More Q&A With Chief Justice Geoffrey Ma Tao-li


On the greatest potential challenge to the Basic Law

The Basic Law has been with us since 1997. It’s a constitution. And as such, it raises constitutional issues that the courts have to grapple with. 15, 50 or 500 years from 1997, it’s still going to be quite a challenge when you deal with certain constitutional issues, because it covers such a wide range of topics.

For example, in the first half of next year, the CFA will be hearing the foreign domestic helper case, followed by W v Registrar of Marriages.  I’m sure these sorts of cases will pose great challenges.

And, of course, Article 158 cases may come up as well. Some people may think Article 158 comes up a lot. It doesn’t. But when it does come up, they are likely to be difficult cases, not least because they are sensitive.

Although, having said that, no matter how sensitive a case is, judges will only decide according to the law.

On judges’ awareness

I think it is important that judges know what’s going on. Being independent does not mean that judges are completely ignorant about what is going on in the real world.

On the progress of the Civil Justice Reform

I think time will tell if the CJR has achieved all it sets out to do. Three and a half years (since it began) is too short to know the full effects. I think we’ve got to look at even a ten-year period to know for sure. It’s heading in the right direction though and a lot of improvements have been made. But a lot more can be done.

Mediation has really worked in many types of cases – family cases, some of the lower claim disputes such as building management cases, personal injury cases and even some big money disputes.

I am satisfied with it, but I can hardly go out and say that I’m really happy we’ve achieved everything we have, because I think only time will tell.

On whether his experience as a barrister has helped as a judge

Very much so. I think the way a barrister approaches a case is quite similar to what judges do. Thorough preparation, knowing the facts and the law, and then arriving at a legal answer to the problem. It’s the same basic approach as a judge although the judge has the advantage of being able to ask counsel to assist the court.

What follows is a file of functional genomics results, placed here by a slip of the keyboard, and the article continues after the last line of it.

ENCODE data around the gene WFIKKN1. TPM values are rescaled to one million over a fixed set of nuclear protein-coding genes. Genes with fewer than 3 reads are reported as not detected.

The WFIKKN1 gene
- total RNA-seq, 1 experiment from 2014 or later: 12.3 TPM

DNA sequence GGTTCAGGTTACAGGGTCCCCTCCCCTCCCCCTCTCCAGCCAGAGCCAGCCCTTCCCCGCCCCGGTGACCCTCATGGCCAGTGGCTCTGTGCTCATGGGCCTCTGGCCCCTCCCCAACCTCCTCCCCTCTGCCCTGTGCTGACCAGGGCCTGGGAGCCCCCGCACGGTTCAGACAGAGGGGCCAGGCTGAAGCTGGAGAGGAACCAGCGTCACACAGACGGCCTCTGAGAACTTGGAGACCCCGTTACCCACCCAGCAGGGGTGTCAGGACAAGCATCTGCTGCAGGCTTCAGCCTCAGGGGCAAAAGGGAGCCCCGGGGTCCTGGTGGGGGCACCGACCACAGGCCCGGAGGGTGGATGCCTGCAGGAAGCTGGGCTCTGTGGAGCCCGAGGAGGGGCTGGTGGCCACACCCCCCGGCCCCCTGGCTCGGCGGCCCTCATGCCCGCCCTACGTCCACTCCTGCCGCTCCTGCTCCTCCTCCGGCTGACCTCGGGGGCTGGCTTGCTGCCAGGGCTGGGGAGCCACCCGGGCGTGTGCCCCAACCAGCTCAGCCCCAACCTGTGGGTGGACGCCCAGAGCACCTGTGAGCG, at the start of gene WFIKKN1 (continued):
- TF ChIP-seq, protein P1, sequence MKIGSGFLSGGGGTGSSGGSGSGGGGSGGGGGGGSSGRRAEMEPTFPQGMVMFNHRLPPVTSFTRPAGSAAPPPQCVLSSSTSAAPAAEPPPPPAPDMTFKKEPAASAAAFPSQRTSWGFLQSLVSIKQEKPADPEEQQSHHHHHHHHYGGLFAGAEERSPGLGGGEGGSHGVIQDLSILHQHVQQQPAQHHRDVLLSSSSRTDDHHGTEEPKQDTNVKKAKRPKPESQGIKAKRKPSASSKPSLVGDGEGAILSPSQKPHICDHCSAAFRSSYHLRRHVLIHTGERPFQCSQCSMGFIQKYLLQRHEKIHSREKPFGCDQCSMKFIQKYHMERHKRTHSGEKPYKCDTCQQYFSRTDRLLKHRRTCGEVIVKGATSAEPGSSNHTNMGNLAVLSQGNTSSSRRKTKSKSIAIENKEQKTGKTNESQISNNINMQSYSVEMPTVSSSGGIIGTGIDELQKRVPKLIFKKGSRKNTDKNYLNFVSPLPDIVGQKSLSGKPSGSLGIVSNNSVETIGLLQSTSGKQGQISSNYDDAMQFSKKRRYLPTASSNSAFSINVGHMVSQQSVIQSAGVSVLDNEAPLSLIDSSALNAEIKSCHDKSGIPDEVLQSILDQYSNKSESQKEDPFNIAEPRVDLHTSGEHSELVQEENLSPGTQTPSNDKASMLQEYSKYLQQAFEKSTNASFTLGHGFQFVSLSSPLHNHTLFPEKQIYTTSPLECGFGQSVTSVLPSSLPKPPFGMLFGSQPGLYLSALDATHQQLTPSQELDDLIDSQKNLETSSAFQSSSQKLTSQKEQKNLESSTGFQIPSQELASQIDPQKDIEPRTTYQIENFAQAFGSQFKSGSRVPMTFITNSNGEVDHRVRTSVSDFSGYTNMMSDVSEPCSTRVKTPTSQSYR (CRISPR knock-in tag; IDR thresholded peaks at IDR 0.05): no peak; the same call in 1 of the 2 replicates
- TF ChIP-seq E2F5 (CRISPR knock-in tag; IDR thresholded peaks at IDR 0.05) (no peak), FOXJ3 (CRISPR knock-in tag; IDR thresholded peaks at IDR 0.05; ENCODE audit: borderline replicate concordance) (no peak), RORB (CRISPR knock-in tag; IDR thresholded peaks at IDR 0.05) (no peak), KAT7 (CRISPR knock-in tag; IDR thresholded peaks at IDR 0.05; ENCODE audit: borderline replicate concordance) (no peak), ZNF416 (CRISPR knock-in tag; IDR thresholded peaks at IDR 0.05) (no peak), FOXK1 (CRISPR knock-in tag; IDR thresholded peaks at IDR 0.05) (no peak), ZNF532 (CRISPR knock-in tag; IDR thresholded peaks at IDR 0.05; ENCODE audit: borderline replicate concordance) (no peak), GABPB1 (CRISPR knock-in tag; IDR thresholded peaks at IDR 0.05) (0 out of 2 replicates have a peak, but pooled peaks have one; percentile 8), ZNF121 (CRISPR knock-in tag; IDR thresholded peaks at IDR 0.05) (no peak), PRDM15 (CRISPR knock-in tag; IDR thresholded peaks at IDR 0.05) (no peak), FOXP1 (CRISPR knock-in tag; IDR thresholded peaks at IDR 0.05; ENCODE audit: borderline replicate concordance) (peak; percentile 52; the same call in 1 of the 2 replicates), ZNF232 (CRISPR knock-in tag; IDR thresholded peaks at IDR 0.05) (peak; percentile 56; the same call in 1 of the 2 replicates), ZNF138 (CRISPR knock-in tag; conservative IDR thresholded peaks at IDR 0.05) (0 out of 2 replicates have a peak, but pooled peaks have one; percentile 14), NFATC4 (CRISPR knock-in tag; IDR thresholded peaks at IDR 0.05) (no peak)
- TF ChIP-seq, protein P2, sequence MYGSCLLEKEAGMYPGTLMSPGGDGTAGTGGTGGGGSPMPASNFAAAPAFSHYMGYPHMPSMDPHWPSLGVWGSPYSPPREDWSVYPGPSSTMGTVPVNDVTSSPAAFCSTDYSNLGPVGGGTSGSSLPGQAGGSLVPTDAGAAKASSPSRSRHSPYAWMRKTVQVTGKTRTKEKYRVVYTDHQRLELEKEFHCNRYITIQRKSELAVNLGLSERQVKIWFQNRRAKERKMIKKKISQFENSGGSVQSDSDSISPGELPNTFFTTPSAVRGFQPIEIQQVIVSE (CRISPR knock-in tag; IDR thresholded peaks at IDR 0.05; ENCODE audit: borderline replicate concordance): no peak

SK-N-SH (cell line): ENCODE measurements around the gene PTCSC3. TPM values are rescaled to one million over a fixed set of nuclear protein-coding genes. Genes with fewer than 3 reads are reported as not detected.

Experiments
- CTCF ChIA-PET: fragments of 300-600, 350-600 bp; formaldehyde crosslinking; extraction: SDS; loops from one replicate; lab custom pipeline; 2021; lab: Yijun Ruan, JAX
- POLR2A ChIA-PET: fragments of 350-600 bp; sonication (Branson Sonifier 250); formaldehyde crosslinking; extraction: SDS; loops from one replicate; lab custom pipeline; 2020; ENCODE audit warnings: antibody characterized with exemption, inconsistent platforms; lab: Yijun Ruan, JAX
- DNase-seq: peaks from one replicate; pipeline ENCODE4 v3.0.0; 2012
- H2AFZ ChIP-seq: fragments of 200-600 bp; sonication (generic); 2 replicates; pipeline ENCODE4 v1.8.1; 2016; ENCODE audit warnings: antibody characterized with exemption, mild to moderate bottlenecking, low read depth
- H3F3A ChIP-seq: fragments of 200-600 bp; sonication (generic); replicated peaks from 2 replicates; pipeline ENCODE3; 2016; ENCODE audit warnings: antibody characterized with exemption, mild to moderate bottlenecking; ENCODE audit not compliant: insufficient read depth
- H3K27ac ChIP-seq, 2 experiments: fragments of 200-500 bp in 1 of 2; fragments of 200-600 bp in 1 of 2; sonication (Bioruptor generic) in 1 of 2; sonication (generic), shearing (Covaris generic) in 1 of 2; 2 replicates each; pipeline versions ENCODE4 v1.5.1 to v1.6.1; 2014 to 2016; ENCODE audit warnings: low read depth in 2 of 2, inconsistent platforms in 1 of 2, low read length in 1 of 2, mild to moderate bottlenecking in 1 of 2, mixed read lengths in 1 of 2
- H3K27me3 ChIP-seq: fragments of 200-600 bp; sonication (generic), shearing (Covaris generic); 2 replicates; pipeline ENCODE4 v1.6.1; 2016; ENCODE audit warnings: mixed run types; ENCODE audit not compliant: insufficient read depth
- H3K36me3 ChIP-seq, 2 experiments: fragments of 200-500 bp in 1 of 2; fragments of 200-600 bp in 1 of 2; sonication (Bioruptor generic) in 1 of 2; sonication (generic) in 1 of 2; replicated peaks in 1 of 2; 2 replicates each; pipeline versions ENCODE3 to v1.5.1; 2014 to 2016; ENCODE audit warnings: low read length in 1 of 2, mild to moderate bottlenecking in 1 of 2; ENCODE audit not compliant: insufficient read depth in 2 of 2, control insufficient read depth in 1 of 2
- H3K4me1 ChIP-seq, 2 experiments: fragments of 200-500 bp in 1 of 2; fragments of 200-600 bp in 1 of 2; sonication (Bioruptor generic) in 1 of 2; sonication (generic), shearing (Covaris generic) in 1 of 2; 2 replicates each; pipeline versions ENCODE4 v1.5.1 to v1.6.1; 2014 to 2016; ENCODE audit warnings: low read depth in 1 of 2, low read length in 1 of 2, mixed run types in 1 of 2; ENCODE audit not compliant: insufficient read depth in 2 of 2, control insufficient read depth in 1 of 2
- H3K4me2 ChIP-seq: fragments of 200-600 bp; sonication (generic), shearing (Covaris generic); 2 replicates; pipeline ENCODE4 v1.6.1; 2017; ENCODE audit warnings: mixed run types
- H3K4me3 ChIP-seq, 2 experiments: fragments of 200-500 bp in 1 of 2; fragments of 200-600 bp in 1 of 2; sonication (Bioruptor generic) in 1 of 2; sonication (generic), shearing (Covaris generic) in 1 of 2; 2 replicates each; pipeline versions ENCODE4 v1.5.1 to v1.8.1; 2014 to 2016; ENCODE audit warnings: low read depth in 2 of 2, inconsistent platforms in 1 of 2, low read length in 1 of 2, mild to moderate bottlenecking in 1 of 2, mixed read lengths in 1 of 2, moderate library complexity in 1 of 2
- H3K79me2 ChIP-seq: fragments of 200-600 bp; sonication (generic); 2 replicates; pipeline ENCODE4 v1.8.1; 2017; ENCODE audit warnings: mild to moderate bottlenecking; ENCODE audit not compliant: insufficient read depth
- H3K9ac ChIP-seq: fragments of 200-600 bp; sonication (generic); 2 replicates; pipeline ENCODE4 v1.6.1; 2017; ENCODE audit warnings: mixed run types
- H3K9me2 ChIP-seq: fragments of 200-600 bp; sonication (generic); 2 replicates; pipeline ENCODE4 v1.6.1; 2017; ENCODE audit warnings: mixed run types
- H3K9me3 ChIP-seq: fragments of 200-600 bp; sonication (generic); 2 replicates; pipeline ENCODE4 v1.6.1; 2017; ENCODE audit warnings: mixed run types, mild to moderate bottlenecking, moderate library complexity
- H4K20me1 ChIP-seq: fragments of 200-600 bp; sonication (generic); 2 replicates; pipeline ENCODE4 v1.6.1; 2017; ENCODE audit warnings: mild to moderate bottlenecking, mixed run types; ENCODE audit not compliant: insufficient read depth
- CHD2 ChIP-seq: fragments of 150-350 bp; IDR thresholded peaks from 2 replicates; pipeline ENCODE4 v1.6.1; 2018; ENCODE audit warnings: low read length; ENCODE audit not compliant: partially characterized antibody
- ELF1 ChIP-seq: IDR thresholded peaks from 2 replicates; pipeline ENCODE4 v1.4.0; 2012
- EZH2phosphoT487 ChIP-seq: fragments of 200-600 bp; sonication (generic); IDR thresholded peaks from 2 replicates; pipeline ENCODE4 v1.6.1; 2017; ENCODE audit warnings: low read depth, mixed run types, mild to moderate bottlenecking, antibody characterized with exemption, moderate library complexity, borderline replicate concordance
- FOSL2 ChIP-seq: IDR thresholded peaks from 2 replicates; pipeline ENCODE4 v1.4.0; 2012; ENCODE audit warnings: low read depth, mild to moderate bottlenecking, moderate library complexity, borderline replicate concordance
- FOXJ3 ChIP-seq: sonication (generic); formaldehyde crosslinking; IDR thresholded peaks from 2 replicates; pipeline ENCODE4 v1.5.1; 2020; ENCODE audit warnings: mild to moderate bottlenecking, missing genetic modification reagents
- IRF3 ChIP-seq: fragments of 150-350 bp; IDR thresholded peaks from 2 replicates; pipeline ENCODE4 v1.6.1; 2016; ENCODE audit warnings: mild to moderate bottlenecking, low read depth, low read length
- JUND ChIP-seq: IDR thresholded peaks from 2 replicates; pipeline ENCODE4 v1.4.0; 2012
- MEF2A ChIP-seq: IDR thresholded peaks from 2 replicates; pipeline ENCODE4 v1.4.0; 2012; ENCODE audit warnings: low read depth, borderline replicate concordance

The only difference is that as a barrister or solicitor you are finding ways to put your client’s position as attractively as possible to the court whereas the court is concerned with only finding the right and fair answer according to law.

As a barrister, you don’t shut your eyes to what your opponent will say. Quite the opposite. You have to know the other side’s strong points and see whether you can meet them, or meet them as best you can. Sometimes you just can’t. You’re only as good as your case, as they say, but that’s right only to an extent. This is where hard work comes in. Absence of hard work may lose you a good case. Hard work could well win you a borderline case, especially if the other side has not put in enough work.

On whether becoming a judge is a matter of public service

Judges work for the community and in the public interest – without doubt that is what judges do.  Many talk about financial sacrifices made by experienced practitioners who join the Judiciary. This is true, but a drop in income – this can sometimes be well over $10 million a year – is not of course the reason why it can be said judges act in the public interest. They serve the public by making decisions which have an important impact on the litigants before them, and sometimes the public at large, always according to the law. It is also a way of giving something back to the community which has been good to them.

On whether the roles of solicitors and barristers will converge: a fused profession

This is raised from time to time, usually in the context of it being perhaps more economical for the client.

The current topic is Higher Rights of Audience for solicitors, where solicitors can apply to the Higher Rights of Audience Assessment Board to qualify to be an advocate in the higher courts up to, and including, the CFA. I am very keen to see how that works in practice. If these rights are properly and fully utilized, this may be a possible indication for the future that the two professions may become closer.

At the moment I don’t see a convergence, simply because the separation of the two professions works, without any serious debate for change. Students wishing to become lawyers will still have to make the choice between becoming a barrister or a solicitor.

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